5) Active vs Passive

Day trading is active and he advised against that right up front. However, he does not mention passive investing. Per this article, 'The market has soared in the last five years, but active fund managers by and large haven't been able to beat it. Passive investors, on the other hand, have been able to sit back and get rich. Someone who bought an S&P 500 passively managed index fund in early 2009 would have made three times their money.

Even legendary stock picker Warren Buffett likes that approach. In his annual shareholder letter last year, he wrote that he's advised the trustee of his estate to put 90% of its assets for his wife in a "very low-cost" S&P 500 index fund, because he believes the "long-term results from this policy will be superior to those attained by most investors." '

However, there are even better index funds than the S&P 500 "market". Why:

  • The S&P is mainly large, US, growth companies - but not small, value or international - which are other key asset allocations you need.
  • The S&P adds (buys high) when stocks get high enough to make the 500 cut.
  • The S&P is forced to sell losers when they no longer make the 500 cut (sell low).
What's better is a Total stock market index.

6) What to do with the 70% non-stocks.

Mr Altrucher says, "Cash is king." Seriously?! Here is how we can do better:

  • My bank offers 0.01%/year right now. Remember earlier that inflation averages 3.1%. Sooo... that means I am LOSING 3.09% at the bank. In that case, he is right!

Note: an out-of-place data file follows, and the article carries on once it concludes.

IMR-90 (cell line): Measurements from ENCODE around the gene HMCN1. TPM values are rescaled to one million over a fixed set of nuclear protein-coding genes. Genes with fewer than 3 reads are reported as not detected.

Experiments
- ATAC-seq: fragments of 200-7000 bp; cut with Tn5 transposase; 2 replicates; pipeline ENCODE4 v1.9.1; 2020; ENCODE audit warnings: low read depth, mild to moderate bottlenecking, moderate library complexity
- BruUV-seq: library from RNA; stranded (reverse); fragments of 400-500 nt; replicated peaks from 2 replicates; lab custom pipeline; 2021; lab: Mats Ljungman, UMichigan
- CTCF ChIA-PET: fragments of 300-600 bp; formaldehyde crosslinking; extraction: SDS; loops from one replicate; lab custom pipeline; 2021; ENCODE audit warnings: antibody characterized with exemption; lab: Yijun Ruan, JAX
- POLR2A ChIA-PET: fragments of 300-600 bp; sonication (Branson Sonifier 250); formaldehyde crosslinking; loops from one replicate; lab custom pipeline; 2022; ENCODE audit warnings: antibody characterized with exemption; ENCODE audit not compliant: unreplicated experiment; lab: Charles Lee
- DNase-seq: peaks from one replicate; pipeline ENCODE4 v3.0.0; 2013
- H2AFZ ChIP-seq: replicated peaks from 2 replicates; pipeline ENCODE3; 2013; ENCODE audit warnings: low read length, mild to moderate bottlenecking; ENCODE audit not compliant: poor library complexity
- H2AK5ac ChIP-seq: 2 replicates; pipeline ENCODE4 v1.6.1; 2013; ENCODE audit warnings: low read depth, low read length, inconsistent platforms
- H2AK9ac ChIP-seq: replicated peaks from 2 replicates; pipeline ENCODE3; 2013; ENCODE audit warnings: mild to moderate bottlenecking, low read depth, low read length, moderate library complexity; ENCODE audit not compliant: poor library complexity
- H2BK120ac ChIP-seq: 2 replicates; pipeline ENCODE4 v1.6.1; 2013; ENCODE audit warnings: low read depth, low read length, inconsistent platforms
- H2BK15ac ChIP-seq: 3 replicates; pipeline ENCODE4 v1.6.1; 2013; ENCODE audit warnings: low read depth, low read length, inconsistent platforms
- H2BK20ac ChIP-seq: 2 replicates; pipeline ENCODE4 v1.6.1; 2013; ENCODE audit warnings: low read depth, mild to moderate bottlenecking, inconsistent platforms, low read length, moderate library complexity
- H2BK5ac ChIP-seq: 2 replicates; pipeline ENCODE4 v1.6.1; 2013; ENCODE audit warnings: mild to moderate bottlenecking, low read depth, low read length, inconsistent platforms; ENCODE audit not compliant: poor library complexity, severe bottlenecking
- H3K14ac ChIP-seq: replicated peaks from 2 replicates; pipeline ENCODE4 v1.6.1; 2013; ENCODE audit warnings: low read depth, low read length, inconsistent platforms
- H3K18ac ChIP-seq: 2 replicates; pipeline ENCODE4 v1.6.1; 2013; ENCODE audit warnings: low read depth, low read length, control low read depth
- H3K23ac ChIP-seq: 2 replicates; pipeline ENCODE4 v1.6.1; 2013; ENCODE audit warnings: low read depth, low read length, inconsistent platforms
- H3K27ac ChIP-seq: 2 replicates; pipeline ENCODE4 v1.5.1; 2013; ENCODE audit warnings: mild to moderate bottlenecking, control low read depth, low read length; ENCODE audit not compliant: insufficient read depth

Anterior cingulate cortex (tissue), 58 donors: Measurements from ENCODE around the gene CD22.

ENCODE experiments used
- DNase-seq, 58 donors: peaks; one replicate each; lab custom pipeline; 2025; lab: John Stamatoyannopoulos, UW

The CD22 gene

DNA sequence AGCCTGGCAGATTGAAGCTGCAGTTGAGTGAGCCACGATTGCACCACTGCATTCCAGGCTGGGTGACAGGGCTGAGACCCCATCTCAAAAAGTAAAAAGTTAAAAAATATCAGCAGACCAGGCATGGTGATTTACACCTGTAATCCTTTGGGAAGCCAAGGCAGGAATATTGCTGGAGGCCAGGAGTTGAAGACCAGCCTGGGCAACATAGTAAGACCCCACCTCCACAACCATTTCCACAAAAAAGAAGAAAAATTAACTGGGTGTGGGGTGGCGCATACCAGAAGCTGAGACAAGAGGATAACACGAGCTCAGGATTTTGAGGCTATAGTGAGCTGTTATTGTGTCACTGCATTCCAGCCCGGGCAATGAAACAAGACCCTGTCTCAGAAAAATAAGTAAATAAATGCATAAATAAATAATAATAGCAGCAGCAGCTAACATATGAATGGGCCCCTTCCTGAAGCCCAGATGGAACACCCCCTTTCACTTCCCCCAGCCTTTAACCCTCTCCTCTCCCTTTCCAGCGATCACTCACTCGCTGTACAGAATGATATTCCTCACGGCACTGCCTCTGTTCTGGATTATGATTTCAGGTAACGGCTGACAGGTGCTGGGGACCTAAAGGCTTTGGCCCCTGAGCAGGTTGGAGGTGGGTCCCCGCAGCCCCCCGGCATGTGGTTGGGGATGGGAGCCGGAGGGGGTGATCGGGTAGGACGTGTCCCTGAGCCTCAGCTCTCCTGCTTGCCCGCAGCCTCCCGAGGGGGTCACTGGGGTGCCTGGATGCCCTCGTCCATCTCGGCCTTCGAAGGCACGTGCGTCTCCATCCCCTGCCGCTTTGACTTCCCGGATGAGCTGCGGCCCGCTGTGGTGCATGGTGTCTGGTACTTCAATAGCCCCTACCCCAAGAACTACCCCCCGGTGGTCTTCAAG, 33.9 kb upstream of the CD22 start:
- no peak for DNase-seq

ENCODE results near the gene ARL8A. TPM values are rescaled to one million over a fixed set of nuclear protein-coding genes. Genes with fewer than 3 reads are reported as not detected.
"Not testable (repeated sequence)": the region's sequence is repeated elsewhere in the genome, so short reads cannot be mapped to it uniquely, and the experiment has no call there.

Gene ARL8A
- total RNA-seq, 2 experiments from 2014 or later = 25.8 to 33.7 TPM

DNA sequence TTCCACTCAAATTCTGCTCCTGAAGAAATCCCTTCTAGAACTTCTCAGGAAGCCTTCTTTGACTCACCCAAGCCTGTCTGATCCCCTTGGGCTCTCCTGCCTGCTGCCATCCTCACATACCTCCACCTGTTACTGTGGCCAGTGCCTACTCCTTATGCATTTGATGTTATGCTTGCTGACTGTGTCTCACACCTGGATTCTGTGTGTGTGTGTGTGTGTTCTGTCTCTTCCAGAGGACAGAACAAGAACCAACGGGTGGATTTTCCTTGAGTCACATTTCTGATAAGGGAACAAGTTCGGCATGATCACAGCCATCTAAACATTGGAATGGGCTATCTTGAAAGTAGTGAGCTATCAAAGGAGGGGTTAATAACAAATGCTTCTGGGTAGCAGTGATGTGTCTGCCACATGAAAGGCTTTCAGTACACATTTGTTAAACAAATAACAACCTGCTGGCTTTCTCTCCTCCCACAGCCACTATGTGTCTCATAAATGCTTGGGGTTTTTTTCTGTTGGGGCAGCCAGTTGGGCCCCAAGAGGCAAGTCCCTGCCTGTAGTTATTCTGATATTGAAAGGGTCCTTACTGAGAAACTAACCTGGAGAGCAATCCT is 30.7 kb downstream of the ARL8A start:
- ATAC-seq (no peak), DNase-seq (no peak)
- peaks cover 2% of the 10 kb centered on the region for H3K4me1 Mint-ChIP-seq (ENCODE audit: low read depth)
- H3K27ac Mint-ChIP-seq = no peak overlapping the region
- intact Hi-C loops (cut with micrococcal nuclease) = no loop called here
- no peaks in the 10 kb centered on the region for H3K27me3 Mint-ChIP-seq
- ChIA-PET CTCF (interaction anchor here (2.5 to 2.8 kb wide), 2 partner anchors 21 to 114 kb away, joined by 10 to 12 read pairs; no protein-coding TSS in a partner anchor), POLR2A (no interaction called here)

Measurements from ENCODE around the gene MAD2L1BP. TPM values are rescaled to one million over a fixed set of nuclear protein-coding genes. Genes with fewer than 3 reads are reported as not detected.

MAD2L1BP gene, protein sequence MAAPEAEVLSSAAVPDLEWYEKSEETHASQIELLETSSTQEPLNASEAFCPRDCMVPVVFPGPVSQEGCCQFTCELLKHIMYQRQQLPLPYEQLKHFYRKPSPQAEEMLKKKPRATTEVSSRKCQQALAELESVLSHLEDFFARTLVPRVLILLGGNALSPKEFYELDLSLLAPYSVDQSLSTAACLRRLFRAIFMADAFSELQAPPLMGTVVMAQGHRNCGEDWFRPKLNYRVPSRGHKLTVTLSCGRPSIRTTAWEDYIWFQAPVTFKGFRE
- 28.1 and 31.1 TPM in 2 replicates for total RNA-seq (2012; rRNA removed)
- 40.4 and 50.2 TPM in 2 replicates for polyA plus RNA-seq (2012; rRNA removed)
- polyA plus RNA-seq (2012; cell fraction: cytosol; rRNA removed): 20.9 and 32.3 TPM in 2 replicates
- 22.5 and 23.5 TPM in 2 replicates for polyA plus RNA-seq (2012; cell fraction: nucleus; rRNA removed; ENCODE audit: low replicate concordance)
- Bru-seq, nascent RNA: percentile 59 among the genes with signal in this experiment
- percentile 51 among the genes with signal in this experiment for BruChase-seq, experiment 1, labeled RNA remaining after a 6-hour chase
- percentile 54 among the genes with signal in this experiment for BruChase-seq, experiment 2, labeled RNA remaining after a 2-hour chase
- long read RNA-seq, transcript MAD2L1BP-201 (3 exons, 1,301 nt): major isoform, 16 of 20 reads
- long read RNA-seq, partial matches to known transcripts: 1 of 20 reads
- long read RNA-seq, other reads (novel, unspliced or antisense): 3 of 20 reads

• Wonder what rate the banks get? Banks charge each other a rate of 0.36%. How nice. They get to make at least .35% off me!
  • Want to do better? Online savings offer as much as 1.05%. That is still not as good as 100% bonds have done historically, 5.4%. Move to a 30/70 stock/bond mix gives you 7.2% with the same 14 of 90 years with a loss. That is why you don't get into stocks or bonds unless you have at least 5-10 years to invest. Moving to a 50/50 mix yields 8.3% but loses 17 of 90 years. Even better, with a bit more risk, a 70/30 mix earns 9.1% and loses 22 of the years. Keep in mind, this is not years in a row.

Which funds, then? 

He wisely references Warren Buffett, saying "I wrote THE book about him" but fails to point out the biggest wisdom for the average person from Buffett. A commentator to Mr. Altucher's article clarifies that most of us would be better to follow Mr. Buffet's explicit plans for his own money, found here. The summary quote in this article:

My advice to the trustee couldn't be more simple: Put 10% of the cash in short-term government bonds and 90% in a very low-cost S&P 500 index fund. (I suggest Vanguard's.) I believe the trust's long-term results from this policy will be superior to those attained by most investors — whether pension funds, institutions or individuals — who employ high-fee managers.  

7) Houses as investments

I like what he says here. "Fees and taxes that never go away... too-large a percentage of someone’s portfolio... massive debt" and the classic case we all witnessed in 2008 - they can lose money!

For gains, he says "Housing has returned 0.2% per year in the past 100 years". One possible source says houses made 3.3%/year and inflation was 3.1%, hence the 0.2% gain. Yet he gives an example of making $100,000 on $200,000 after 10 years, which is more like 5%.